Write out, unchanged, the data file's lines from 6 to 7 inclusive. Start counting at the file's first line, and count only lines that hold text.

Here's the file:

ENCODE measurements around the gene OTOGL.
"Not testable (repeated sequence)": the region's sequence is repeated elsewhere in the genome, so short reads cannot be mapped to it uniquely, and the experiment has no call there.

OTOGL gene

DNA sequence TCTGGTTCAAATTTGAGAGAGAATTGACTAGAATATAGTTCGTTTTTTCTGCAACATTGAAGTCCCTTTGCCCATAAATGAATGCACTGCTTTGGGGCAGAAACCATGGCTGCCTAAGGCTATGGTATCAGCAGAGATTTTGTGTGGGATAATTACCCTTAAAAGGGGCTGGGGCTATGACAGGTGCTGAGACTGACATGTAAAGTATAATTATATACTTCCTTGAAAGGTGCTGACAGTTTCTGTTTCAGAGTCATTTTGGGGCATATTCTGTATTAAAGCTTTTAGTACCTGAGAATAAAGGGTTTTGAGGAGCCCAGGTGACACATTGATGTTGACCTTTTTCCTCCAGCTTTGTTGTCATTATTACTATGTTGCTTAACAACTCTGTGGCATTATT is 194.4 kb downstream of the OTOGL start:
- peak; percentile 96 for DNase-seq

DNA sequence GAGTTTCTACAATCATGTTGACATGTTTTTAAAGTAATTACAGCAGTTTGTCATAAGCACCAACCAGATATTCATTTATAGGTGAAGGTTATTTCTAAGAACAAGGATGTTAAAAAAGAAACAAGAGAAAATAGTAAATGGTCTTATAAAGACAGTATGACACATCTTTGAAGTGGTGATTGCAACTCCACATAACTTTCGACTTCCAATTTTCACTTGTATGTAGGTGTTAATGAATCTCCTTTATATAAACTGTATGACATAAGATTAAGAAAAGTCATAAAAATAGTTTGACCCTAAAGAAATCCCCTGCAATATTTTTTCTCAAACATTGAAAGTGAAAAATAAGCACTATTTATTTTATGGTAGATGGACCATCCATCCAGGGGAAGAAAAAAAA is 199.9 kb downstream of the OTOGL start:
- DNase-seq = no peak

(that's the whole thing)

DNA sequence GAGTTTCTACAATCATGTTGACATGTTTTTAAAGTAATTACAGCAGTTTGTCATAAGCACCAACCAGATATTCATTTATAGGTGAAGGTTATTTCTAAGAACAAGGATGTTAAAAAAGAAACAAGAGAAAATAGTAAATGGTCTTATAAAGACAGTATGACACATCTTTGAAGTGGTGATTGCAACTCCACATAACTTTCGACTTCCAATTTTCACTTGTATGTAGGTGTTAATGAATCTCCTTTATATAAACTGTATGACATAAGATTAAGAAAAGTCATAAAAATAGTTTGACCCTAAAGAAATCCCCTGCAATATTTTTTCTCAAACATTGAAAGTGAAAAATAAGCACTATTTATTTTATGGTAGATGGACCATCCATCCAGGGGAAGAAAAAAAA is 199.9 kb downstream of the OTOGL start:
- DNase-seq = no peak